Country Squire Pottery Banner

You are currently browsing the archives for April, 2011.

Large Raku Crackle Vase

Large Raku Crackle Vase

This vase is made with the crackle technique and then fired in the raku kiln.  The clay on the surface has a crackled appearance from stretching the clay out to round the form.  It is finished with a transparent glaze that also crackles and is accentuated by the smoke from the post firing process.  A ferric chloride spray also adds some richness and depth to the glaze.

Add a comment

Sunflowers Mural

Sunflowers Mural

All the pieces in this mural were Raku fired individually.  It is quick, hot work, but I love the shimmery effect I get with the glaze on the river.  The sunflowers look like they are stretching toward the sun.  After gluing the pieces in place, it is grouted… just the same as you would any tile work.  This landscape mural is mounted and ready for hanging or setting on an easel.

Add a comment

Mountain View Mural

Mountain View Mural

All the pieces in this mural were fired individually, about 80 pieces in all.  It is tedious work, but I love the “arts and crafts” look I’ve attained with this mural.  The color palette is in the mission style.  After gluing the pieces in place, it is grouted… just the same as you would any tile work.  This landscape mural is mounted and ready for hanging or setting on an easel.

Add a comment

Woven Basket Bowl

Woven Basket Bowl

This hand built basket has a wood grained texture.  It is ready to hold fruit, breads, or just grace your table as a centerpiece.  Made from stoneware, it is both food and dishwasher safe.

Add a comment

Functional Ware

Whether created by hand building or throwing on the potter’s wheel as the name implies, something that is functional is meant to be used.

Much thought is put into each piece, to embrace both form and function, in the hope that the user will connect with the ware beyond its intended purpose.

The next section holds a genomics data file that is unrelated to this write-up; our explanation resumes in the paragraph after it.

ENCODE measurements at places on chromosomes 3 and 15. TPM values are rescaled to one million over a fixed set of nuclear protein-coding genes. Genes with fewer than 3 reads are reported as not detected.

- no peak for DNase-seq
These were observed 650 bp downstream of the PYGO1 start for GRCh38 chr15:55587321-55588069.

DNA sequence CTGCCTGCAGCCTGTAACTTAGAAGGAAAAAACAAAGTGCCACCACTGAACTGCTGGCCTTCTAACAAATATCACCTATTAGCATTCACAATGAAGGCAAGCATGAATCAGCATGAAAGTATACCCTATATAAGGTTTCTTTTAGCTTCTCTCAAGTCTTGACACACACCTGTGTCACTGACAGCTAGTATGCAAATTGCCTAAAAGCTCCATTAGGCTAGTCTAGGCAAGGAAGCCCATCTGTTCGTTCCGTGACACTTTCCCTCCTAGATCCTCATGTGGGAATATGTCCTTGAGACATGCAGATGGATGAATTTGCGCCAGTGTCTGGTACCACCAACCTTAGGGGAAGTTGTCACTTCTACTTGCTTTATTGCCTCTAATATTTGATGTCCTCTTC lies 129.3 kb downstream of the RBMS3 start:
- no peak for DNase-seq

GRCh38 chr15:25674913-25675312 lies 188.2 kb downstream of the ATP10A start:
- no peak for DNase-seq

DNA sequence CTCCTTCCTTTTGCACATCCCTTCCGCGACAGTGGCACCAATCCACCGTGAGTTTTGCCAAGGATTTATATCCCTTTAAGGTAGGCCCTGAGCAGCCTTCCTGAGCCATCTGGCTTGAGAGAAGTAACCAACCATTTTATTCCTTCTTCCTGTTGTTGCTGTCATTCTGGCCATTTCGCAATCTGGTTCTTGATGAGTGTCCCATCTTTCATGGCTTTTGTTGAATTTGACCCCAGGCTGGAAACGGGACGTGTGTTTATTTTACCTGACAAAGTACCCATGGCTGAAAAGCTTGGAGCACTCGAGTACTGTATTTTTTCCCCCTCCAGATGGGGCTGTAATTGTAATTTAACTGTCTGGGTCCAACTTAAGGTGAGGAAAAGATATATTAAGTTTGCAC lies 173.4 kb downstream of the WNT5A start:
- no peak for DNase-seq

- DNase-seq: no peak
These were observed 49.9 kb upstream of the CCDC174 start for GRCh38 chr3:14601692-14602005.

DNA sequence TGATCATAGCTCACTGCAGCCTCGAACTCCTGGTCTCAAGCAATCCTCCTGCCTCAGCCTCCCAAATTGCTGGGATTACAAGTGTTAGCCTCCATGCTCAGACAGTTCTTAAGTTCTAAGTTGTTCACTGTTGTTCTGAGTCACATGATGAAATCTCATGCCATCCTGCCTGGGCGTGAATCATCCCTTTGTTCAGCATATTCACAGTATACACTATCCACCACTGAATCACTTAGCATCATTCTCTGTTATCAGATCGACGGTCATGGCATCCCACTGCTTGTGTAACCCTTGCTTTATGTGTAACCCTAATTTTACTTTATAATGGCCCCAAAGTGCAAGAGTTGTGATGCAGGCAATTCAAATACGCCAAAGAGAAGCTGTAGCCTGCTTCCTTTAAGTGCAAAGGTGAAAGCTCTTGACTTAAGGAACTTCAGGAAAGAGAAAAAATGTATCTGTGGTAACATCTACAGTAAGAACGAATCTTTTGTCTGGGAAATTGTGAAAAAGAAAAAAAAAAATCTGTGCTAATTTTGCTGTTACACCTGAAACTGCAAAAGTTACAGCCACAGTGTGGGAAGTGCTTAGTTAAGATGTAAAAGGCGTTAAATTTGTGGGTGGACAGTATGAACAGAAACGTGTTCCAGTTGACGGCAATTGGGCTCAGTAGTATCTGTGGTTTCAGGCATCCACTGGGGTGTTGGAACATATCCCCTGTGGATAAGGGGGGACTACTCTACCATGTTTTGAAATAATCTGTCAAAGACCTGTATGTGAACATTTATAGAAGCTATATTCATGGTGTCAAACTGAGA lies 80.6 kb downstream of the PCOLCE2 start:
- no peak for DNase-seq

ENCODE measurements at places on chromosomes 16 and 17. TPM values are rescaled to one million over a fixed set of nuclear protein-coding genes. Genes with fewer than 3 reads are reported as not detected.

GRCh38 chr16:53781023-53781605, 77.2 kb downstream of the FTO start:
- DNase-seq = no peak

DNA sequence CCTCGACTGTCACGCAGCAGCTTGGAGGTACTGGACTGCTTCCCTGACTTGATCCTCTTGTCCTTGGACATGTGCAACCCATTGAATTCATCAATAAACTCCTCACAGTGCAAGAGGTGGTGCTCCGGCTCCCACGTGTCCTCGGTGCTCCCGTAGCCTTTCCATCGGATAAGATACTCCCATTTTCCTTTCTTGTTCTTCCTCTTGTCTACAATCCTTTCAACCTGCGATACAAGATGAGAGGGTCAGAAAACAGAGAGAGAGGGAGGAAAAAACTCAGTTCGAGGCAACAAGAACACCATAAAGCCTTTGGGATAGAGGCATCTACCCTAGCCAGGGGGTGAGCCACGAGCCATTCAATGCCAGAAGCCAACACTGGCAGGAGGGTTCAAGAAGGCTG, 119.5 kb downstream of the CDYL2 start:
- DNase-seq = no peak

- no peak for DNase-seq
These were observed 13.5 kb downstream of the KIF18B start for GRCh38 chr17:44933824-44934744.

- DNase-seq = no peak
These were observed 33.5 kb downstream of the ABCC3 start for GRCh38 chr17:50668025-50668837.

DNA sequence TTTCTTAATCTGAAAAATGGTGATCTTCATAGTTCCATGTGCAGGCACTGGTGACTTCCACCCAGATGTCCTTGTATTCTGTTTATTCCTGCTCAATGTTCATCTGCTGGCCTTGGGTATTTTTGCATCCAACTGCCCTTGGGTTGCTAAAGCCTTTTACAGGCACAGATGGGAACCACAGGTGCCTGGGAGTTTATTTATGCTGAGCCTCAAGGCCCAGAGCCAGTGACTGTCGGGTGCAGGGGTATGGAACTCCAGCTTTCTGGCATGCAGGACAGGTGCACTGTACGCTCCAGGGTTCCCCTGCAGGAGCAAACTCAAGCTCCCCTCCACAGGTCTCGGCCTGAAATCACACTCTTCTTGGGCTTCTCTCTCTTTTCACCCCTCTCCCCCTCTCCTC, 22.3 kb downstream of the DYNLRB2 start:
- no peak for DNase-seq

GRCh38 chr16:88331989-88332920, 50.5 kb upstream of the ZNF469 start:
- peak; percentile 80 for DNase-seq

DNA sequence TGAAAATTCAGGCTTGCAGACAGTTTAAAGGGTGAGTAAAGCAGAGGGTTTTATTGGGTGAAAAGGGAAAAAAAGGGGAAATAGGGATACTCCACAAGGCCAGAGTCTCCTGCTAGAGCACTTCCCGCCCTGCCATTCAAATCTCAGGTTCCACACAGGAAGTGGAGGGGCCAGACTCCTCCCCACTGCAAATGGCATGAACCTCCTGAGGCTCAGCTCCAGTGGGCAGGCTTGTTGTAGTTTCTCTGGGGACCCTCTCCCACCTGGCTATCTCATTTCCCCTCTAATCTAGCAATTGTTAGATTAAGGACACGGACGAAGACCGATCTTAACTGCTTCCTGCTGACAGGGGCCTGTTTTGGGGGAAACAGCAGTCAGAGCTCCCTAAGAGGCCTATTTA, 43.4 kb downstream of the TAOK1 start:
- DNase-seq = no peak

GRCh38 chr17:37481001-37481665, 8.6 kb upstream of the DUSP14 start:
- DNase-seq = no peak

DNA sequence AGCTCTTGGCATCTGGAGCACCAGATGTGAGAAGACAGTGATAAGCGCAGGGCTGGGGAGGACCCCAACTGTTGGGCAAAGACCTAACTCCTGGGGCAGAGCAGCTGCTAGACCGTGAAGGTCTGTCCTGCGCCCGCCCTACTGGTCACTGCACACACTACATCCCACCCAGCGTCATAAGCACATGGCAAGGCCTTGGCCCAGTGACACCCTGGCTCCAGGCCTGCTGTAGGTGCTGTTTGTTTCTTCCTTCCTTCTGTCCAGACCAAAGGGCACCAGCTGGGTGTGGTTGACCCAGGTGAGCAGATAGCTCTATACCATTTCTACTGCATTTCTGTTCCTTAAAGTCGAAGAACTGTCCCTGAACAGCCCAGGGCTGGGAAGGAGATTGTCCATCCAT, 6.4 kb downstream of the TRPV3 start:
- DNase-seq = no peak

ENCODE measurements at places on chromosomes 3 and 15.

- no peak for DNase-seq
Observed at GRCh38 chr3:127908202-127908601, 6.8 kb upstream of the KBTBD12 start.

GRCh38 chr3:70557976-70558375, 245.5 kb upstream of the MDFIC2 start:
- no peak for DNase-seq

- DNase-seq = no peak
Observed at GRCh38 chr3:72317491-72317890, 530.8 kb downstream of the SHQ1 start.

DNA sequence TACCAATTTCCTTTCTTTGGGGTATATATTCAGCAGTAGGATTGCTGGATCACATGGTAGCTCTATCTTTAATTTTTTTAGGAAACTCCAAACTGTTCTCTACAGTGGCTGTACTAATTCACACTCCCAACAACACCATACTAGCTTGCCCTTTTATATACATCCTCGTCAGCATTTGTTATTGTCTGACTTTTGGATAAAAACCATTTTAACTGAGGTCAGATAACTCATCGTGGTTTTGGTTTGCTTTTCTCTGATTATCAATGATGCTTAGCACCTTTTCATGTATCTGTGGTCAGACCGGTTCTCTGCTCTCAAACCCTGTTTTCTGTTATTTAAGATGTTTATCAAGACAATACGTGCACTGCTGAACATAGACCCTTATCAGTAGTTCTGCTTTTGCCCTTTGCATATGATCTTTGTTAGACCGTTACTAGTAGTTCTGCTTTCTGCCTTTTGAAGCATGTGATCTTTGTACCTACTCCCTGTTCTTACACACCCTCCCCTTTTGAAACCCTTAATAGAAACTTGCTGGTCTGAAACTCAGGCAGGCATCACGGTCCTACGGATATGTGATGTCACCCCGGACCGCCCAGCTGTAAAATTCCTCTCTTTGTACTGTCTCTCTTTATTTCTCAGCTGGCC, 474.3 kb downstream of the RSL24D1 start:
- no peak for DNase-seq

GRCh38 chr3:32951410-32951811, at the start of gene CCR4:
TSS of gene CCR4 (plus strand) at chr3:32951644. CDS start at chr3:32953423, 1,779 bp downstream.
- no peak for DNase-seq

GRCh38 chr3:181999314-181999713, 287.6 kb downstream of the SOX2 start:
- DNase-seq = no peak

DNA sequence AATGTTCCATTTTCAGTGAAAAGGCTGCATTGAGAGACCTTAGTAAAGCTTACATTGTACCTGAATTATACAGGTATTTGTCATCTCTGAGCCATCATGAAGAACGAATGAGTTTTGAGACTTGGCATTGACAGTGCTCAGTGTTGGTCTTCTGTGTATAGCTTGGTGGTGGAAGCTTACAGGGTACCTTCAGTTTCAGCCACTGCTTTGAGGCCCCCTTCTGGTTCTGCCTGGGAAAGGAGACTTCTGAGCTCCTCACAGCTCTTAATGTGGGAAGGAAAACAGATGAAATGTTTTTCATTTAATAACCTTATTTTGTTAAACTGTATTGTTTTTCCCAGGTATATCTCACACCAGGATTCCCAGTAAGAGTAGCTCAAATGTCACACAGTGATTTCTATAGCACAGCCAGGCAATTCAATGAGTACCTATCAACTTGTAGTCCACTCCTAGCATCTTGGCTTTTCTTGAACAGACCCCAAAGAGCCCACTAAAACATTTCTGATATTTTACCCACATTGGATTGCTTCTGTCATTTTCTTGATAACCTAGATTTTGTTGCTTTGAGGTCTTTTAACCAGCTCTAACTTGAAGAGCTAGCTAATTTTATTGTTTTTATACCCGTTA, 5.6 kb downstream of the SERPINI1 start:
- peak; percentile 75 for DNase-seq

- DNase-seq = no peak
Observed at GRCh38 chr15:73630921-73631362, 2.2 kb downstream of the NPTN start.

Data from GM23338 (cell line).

Add a comment

About Raku

Raku is a pottery technique that has it’s origins in 16th century Japan.  The raku technique primarily revolves around it’s firing process although involvement with raku often goes much deeper into its philosophy, roots, and cultural significance. Raku pottery is created with a specific ceramic firing process that uses both fire and smoke to create unique patterns and designs. With raku pottery, the piece is first bisque fired. Then, it is glazed and undergoes a raku firing process. The raku firing process requires a special raku kiln that is fueled by propane and reaches temperatures of about 1800°F.

 

In order to complete the firing process, the raku pottery must remain in the kiln for approximately 20-30 minutes. The raku pottery is then removed from the kiln using specially designed raku tongs. While the raku pottery piece is still hot and glowing, it is placed inside a metal can full of combustible materials. The heat emitted from the raku pottery causes these materials to catch on fire.  After the materials inside the metal can catch on fire, a lid is placed over the can and the raku pottery is sealed inside. This process is known as “post-firing reduction” as the fire in the can removes the oxygen from the atmosphere inside the can.  This causes the glazes to change color and creates the unique patterns.

 

The raku pottery is capable of withstanding the quick changes in temperature because it is made from a special type of clay that contains extra amounts of grog (bits of fired clay). Traditional pottery clays, on the other hand, would crack from the thermal shock that raku pottery undergoes.  With very few exceptions, all raku fired ware is fragile, porous, and generally unsuitable for functional use. Unless such fragile ware is treated post-firing with a non-glaze material, (like Thompson’s water seal in the vases)  the pots will sweat water and eventually breakdown. Treat raku as decorative. The occasional use of raku in a functional setting is fine but keep in mind that the glaze is soft and can be easily chipped and end up being ingested. Also, the crackle surfaces can hide bacteria.  You may use your pots for food but limit the use to dry food…chips, crackers or a fruit bowl!

Add a comment

Raku 2

Raku 2

More info on Raku.

Add a comment

Landscape Horsehair Pot

Landscape Horsehair Pot

Horsehair raku pot with two colors of terra sig, burnished to a shine.

Add a comment

Birthday Party Special

Book a birthday party before March 28, 2011 and can take case of the limited offer of getting 2 additional party celebrators for free. Book a party of 8 people or more in order to be eligible for this special.

Add a comment

css.php